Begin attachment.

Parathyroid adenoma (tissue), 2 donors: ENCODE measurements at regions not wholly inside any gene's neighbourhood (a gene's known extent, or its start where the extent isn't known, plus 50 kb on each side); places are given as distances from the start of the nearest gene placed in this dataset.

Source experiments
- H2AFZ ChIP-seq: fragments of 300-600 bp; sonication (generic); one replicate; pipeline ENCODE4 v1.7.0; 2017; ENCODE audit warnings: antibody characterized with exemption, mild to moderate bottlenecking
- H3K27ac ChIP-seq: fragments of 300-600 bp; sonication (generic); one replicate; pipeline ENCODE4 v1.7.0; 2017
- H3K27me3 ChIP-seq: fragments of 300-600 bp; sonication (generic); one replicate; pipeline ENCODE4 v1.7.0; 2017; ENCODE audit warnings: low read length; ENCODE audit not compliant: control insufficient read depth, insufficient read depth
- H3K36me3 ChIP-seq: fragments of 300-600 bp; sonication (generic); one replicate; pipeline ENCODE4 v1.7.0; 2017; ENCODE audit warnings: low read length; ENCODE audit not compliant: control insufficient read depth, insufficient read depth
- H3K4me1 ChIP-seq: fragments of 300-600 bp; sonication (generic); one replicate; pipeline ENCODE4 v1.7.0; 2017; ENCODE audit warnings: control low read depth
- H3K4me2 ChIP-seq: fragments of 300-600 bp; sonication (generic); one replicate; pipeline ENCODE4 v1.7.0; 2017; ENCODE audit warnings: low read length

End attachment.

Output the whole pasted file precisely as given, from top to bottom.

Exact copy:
Parathyroid adenoma (tissue), 2 donors: ENCODE measurements at regions not wholly inside any gene's neighbourhood (a gene's known extent, or its start where the extent isn't known, plus 50 kb on each side); places are given as distances from the start of the nearest gene placed in this dataset.

Source experiments
- H2AFZ ChIP-seq: fragments of 300-600 bp; sonication (generic); one replicate; pipeline ENCODE4 v1.7.0; 2017; ENCODE audit warnings: antibody characterized with exemption, mild to moderate bottlenecking
- H3K27ac ChIP-seq: fragments of 300-600 bp; sonication (generic); one replicate; pipeline ENCODE4 v1.7.0; 2017
- H3K27me3 ChIP-seq: fragments of 300-600 bp; sonication (generic); one replicate; pipeline ENCODE4 v1.7.0; 2017; ENCODE audit warnings: low read length; ENCODE audit not compliant: control insufficient read depth, insufficient read depth
- H3K36me3 ChIP-seq: fragments of 300-600 bp; sonication (generic); one replicate; pipeline ENCODE4 v1.7.0; 2017; ENCODE audit warnings: low read length; ENCODE audit not compliant: control insufficient read depth, insufficient read depth
- H3K4me1 ChIP-seq: fragments of 300-600 bp; sonication (generic); one replicate; pipeline ENCODE4 v1.7.0; 2017; ENCODE audit warnings: control low read depth
- H3K4me2 ChIP-seq: fragments of 300-600 bp; sonication (generic); one replicate; pipeline ENCODE4 v1.7.0; 2017; ENCODE audit warnings: low read length